Here’s the program of the 2003 annual AHA meeting. You can decide for yourself if sex was the “dominant theme” of the conference. I’ve found 6 or 7 sessions (out of 168) dealing directly with sexual matters, with some others dealing with gender roles.

I have some more comments, but I’ll have to share them later.

I do not agree. If the meeting had only a handful of presentations, you might be right. If a single organizing committee assigned all the topics, you might be right. But, the way these meetings operate is that participants present the stuff they have been working on. So, the panels are something like a random sample of the areas historians are currently working on. Furthermore, 200 panels included a great many historians, so the sample is of significant size.

light strand, universities teach subjects from a more advanced, more sophisticated POV. E.g., I re-learned arithmetic in college, based on the Peano axioms. We actually proved that 2 + 2 = 4. Surely there are many aspects of the Revolutionary War that are not covered in high school.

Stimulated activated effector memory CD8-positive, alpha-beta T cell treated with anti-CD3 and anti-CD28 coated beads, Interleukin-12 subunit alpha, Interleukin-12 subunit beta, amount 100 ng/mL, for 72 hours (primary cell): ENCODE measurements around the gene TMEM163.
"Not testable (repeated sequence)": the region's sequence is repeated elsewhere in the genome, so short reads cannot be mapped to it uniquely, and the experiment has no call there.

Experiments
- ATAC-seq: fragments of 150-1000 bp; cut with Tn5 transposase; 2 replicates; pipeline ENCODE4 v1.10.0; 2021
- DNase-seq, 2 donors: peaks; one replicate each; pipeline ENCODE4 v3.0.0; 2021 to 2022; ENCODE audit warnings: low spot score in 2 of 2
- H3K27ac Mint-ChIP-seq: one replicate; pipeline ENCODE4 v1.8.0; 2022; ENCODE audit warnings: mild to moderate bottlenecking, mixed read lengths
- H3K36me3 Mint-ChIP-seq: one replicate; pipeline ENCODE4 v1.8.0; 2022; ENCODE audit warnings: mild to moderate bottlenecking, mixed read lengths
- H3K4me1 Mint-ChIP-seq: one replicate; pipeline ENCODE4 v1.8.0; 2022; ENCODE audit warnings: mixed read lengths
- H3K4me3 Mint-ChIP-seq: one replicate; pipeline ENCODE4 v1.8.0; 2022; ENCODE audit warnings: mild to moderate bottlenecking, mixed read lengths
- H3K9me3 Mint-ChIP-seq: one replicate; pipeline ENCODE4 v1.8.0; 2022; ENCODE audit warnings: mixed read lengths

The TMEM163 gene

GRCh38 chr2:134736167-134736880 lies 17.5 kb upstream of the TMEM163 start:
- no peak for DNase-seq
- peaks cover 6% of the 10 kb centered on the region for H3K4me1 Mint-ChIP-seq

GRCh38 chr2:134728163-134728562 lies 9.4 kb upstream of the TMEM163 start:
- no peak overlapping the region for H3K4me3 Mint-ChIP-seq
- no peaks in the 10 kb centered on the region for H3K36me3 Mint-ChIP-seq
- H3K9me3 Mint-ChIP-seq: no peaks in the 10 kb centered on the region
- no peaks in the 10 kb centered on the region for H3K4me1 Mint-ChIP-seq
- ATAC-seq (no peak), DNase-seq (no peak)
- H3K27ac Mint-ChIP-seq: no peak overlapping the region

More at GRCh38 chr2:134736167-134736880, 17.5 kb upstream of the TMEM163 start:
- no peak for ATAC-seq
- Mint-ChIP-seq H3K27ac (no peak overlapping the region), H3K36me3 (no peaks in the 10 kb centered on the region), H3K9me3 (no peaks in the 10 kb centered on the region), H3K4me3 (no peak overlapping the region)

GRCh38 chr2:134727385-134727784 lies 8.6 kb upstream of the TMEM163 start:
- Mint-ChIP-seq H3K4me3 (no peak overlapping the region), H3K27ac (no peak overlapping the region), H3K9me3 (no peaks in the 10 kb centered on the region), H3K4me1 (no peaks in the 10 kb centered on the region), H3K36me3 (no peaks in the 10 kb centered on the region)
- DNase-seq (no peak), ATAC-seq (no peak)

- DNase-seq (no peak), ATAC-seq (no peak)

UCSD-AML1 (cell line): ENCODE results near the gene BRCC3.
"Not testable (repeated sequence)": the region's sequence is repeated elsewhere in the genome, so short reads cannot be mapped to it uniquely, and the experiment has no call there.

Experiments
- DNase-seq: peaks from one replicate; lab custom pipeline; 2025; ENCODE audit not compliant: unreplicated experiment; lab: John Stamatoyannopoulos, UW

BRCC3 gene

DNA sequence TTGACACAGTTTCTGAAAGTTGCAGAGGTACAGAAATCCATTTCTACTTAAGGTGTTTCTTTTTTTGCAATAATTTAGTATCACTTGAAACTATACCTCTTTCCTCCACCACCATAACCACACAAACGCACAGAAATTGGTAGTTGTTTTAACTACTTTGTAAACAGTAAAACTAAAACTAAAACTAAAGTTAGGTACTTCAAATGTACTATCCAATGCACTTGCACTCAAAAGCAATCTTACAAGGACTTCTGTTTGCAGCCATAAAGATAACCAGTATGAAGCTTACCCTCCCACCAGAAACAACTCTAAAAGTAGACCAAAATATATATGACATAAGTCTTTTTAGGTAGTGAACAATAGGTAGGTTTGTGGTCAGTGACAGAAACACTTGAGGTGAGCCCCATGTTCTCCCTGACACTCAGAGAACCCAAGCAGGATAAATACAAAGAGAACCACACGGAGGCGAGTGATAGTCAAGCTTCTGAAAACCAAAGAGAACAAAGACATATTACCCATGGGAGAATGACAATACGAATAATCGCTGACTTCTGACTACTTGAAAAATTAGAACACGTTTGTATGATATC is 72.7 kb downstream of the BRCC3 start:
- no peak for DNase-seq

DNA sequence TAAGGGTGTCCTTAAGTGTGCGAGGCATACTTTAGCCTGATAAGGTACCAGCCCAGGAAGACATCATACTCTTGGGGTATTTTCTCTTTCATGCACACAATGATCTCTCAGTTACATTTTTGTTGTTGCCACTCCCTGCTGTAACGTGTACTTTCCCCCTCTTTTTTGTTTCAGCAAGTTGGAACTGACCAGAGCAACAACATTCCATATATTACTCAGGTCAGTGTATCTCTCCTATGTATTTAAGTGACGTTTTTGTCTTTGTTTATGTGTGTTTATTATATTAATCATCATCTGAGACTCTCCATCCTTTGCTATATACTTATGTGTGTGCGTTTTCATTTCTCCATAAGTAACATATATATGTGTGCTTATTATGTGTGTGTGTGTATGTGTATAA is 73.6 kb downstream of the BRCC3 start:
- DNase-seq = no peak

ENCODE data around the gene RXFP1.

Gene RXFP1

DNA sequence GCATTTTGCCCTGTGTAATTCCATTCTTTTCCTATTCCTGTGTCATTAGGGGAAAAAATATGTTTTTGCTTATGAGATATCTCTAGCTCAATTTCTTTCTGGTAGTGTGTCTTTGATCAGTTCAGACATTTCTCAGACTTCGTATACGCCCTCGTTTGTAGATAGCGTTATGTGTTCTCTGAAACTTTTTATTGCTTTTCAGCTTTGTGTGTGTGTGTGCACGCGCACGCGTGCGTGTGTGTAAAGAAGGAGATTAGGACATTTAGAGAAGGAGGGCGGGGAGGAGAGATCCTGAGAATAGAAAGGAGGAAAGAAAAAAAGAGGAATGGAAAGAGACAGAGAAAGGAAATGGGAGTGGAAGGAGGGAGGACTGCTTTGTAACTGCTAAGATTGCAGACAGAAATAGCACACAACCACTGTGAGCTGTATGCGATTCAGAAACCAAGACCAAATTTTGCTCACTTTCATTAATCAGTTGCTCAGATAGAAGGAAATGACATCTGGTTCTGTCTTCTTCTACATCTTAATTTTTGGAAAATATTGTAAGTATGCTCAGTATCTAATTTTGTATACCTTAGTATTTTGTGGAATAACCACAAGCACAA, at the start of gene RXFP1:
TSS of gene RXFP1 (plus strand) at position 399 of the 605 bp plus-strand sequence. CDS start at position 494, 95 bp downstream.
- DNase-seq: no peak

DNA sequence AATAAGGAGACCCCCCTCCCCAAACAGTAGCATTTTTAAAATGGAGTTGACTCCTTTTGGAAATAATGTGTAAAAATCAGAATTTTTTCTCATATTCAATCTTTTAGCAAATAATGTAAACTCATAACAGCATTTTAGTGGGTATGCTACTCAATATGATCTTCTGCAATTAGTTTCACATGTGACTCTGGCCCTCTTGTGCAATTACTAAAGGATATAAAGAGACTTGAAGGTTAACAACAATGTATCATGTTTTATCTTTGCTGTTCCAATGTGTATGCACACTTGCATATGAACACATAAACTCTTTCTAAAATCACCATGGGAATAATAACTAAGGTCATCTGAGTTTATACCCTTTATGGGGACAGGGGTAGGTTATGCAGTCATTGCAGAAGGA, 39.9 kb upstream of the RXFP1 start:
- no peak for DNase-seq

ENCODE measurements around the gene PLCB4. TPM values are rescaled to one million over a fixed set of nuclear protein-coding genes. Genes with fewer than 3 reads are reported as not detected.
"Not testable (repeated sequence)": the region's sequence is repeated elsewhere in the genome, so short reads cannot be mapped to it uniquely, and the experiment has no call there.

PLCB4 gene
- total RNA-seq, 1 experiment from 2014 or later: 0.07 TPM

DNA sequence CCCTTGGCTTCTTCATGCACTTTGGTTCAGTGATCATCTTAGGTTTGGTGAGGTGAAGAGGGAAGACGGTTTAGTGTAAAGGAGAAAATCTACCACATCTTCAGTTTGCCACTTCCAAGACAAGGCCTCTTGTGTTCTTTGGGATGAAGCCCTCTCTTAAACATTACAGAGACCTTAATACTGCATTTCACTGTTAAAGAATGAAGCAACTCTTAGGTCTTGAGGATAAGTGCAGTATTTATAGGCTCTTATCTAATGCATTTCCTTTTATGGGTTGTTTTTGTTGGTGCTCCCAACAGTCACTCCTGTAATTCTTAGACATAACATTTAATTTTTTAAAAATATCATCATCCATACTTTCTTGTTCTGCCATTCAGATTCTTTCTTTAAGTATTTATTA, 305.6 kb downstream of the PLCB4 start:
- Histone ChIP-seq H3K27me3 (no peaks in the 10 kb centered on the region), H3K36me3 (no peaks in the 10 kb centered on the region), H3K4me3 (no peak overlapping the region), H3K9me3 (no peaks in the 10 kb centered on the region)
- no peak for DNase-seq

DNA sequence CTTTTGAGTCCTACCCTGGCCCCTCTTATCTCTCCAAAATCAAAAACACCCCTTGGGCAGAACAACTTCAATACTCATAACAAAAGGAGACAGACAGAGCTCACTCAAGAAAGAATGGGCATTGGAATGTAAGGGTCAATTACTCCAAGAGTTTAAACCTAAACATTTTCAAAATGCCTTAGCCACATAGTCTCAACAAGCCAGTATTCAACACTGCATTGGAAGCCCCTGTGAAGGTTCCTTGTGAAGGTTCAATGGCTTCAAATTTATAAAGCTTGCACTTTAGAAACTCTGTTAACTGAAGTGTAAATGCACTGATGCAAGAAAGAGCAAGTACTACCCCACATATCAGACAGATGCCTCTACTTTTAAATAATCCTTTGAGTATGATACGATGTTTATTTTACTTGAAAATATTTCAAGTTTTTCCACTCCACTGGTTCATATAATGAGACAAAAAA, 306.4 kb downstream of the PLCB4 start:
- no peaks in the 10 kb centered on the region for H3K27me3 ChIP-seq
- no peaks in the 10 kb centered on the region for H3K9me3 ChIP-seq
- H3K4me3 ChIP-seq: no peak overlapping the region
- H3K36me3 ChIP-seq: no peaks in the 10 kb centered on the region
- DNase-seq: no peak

Everything I learned about history that does not involve white people oppressing ethnic, religious, or sexual minorities, I learned before or after college. I had to quit going to a political science class once, being out of drops and quite sick of regurgitating Marxist claptrap to get a good grade.

I had one - one - conservative professor, since retired. He actually presented a balanced curriculum. Read a Marxist, read about capitalism, so on and so forth. That was the last class I ever had in college with a balanced political curriculum, a limited access honors seminar, in my Freshman year.

The NEA has been doing the same thing to high schools for years. I managed to escape some of that influence in high school. But, I saw it at the other high schools. The “Who do you let starve after Reagan’s nuclear war?” - paraphrasing the gist of it - module comes to mind. The pervasiveness of political indoctrination over education is what is so significant, not any one module or movement. The anti-war rallies staged by the faculty during school hours at some high schools would be a recent example. I have an idea, when the students can find the nation on a map let them have an opinion about it.

Define “course on the American Revolution”. One can argue that this course at Harvard is on the American Revolution for Spring 2003.

From what I’ve seen in graduate courses, there are a set of courses always given, and other courses get added and dropped as professors’ interests change.

december is is a list of the American History courses at Harvard:

-History 1602. The Frontier in Early America